Additional Authors

Sherraden, Margaret S.

Publication Date

7-1-2006

Summary

Notwithstanding the far reaching intellectual and practical contributions of Bandura’s theory of self-efficacy, researchers have suggested that it may not adequately address the role of institutions. This paper suggests that traditional measures of self-efficacy underemphasize institutional factors. This may have important implications, especially for considering the circumstances of disadvantaged groups. It may be productive to think of self-efficacy as a multidimensional construct that includes personal and institutional dimensions. Using an interdisciplinary approach, we examine how self-efficacy theory can be expanded to account for the social and economic realities of disadvantaged groups and lead to empirical work that can inform policy and programs.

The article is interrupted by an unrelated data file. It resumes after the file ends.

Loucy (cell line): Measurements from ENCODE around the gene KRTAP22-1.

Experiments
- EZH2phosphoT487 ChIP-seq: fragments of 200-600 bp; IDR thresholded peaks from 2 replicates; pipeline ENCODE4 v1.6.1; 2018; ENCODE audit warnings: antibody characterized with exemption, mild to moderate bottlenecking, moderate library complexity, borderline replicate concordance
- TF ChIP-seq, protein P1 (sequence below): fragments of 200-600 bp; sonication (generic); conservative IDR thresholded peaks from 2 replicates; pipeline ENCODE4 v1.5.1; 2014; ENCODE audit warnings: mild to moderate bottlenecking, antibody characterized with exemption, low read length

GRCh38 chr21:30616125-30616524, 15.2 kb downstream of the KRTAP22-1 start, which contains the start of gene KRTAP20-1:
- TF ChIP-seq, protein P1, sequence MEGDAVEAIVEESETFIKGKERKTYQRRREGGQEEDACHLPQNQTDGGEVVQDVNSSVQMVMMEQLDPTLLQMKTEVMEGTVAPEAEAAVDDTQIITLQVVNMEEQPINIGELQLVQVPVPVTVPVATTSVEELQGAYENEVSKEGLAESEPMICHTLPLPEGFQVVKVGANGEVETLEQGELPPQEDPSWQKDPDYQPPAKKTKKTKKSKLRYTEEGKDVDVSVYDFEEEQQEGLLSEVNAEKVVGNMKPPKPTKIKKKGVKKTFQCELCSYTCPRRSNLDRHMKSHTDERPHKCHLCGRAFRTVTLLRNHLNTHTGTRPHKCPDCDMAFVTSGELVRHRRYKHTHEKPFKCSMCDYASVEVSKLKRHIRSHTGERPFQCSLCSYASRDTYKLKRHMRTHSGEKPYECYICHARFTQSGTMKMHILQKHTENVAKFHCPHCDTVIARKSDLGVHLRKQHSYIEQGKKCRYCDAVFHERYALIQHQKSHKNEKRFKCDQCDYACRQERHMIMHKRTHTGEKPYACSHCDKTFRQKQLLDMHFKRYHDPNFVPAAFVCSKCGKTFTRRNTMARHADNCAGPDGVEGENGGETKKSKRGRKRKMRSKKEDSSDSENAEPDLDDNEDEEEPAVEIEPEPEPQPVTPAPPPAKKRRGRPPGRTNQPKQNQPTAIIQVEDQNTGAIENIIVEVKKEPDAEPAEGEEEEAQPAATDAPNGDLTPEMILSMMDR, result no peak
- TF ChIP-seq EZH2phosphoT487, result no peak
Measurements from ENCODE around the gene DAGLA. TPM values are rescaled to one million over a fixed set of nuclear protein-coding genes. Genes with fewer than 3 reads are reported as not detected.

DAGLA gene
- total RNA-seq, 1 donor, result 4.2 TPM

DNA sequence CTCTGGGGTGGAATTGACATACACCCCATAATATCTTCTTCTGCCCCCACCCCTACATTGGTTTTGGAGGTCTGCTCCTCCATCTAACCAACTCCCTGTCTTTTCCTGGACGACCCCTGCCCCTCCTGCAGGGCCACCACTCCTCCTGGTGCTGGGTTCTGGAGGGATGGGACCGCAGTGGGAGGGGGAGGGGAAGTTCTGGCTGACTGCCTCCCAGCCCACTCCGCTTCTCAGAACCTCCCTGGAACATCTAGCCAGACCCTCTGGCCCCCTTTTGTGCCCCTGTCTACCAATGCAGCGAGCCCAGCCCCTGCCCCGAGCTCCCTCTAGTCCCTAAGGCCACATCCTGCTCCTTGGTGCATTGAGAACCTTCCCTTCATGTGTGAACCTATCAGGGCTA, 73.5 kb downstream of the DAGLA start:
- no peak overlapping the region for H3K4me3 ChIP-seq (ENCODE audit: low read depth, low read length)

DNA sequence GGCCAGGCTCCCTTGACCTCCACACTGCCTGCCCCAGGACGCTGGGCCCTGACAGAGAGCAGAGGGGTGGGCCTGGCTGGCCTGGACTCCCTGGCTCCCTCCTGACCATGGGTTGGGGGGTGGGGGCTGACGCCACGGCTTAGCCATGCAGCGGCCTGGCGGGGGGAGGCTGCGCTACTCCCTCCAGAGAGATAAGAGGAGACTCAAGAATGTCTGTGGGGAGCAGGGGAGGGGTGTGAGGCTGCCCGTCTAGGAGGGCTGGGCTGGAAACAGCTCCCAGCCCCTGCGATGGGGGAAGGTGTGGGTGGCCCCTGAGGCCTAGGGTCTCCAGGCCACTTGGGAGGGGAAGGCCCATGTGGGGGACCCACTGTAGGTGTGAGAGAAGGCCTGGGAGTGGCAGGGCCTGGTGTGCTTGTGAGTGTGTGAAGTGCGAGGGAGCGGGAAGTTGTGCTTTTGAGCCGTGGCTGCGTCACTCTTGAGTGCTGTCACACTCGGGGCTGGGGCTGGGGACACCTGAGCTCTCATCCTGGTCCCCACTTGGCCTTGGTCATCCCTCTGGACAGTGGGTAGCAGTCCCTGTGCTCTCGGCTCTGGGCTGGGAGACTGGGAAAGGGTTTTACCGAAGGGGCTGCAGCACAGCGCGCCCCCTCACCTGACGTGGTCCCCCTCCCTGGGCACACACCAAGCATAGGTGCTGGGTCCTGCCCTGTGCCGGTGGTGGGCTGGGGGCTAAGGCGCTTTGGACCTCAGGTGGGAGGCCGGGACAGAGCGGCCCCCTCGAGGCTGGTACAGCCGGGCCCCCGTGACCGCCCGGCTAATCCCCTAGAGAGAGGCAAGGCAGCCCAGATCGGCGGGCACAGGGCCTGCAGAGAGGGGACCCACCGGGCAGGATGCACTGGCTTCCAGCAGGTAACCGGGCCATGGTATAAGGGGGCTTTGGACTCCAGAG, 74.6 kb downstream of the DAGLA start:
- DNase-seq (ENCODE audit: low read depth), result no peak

Document Type

Working Paper

Category

Financial Inclusion

Category

Financial Inclusion

Subarea

Financial Capability

Original Citation

Elliott, W., III, & Sherraden, M. S. (2006). Academic capabilities and disadvantaged students: The role of institutions (CSD Working Paper No. 06-13). St. Louis, MO: Washington University, Center for Social Development.

DOI:

https://doi.org/10.7936/K7H41QZW

Project

I Can Save

Keywords

low income, education, race, institutional theory, institutional support, children, economic empowerment, policy, academic achievement

Share

COinS